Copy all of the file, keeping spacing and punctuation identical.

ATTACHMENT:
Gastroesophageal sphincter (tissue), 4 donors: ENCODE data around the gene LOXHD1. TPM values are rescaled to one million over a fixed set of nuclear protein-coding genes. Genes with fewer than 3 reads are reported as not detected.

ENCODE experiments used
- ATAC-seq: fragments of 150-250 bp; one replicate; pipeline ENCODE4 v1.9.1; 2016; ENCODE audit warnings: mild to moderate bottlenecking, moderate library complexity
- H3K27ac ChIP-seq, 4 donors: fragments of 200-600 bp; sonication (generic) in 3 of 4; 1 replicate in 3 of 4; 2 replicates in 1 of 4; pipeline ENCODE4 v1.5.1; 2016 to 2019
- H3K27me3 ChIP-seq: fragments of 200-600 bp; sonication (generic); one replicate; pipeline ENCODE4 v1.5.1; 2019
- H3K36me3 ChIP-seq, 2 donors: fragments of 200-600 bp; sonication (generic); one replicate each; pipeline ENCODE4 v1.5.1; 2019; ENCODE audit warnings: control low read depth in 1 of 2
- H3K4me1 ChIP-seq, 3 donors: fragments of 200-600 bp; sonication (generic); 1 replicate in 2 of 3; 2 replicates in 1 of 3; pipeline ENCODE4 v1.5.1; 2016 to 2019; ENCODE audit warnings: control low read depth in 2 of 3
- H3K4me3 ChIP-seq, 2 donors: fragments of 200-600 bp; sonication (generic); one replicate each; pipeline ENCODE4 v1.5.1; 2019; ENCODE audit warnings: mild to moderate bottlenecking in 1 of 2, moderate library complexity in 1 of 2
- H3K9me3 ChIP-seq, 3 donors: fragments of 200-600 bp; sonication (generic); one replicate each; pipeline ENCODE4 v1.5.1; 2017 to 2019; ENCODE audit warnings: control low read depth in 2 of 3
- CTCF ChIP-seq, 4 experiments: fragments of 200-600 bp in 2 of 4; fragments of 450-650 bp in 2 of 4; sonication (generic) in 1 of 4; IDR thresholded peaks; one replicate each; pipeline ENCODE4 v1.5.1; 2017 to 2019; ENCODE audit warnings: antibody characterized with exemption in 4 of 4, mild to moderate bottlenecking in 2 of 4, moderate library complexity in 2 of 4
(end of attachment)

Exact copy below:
Gastroesophageal sphincter (tissue), 4 donors: ENCODE data around the gene LOXHD1. TPM values are rescaled to one million over a fixed set of nuclear protein-coding genes. Genes with fewer than 3 reads are reported as not detected.

ENCODE experiments used
- ATAC-seq: fragments of 150-250 bp; one replicate; pipeline ENCODE4 v1.9.1; 2016; ENCODE audit warnings: mild to moderate bottlenecking, moderate library complexity
- H3K27ac ChIP-seq, 4 donors: fragments of 200-600 bp; sonication (generic) in 3 of 4; 1 replicate in 3 of 4; 2 replicates in 1 of 4; pipeline ENCODE4 v1.5.1; 2016 to 2019
- H3K27me3 ChIP-seq: fragments of 200-600 bp; sonication (generic); one replicate; pipeline ENCODE4 v1.5.1; 2019
- H3K36me3 ChIP-seq, 2 donors: fragments of 200-600 bp; sonication (generic); one replicate each; pipeline ENCODE4 v1.5.1; 2019; ENCODE audit warnings: control low read depth in 1 of 2
- H3K4me1 ChIP-seq, 3 donors: fragments of 200-600 bp; sonication (generic); 1 replicate in 2 of 3; 2 replicates in 1 of 3; pipeline ENCODE4 v1.5.1; 2016 to 2019; ENCODE audit warnings: control low read depth in 2 of 3
- H3K4me3 ChIP-seq, 2 donors: fragments of 200-600 bp; sonication (generic); one replicate each; pipeline ENCODE4 v1.5.1; 2019; ENCODE audit warnings: mild to moderate bottlenecking in 1 of 2, moderate library complexity in 1 of 2
- H3K9me3 ChIP-seq, 3 donors: fragments of 200-600 bp; sonication (generic); one replicate each; pipeline ENCODE4 v1.5.1; 2017 to 2019; ENCODE audit warnings: control low read depth in 2 of 3
- CTCF ChIP-seq, 4 experiments: fragments of 200-600 bp in 2 of 4; fragments of 450-650 bp in 2 of 4; sonication (generic) in 1 of 4; IDR thresholded peaks; one replicate each; pipeline ENCODE4 v1.5.1; 2017 to 2019; ENCODE audit warnings: antibody characterized with exemption in 4 of 4, mild to moderate bottlenecking in 2 of 4, moderate library complexity in 2 of 4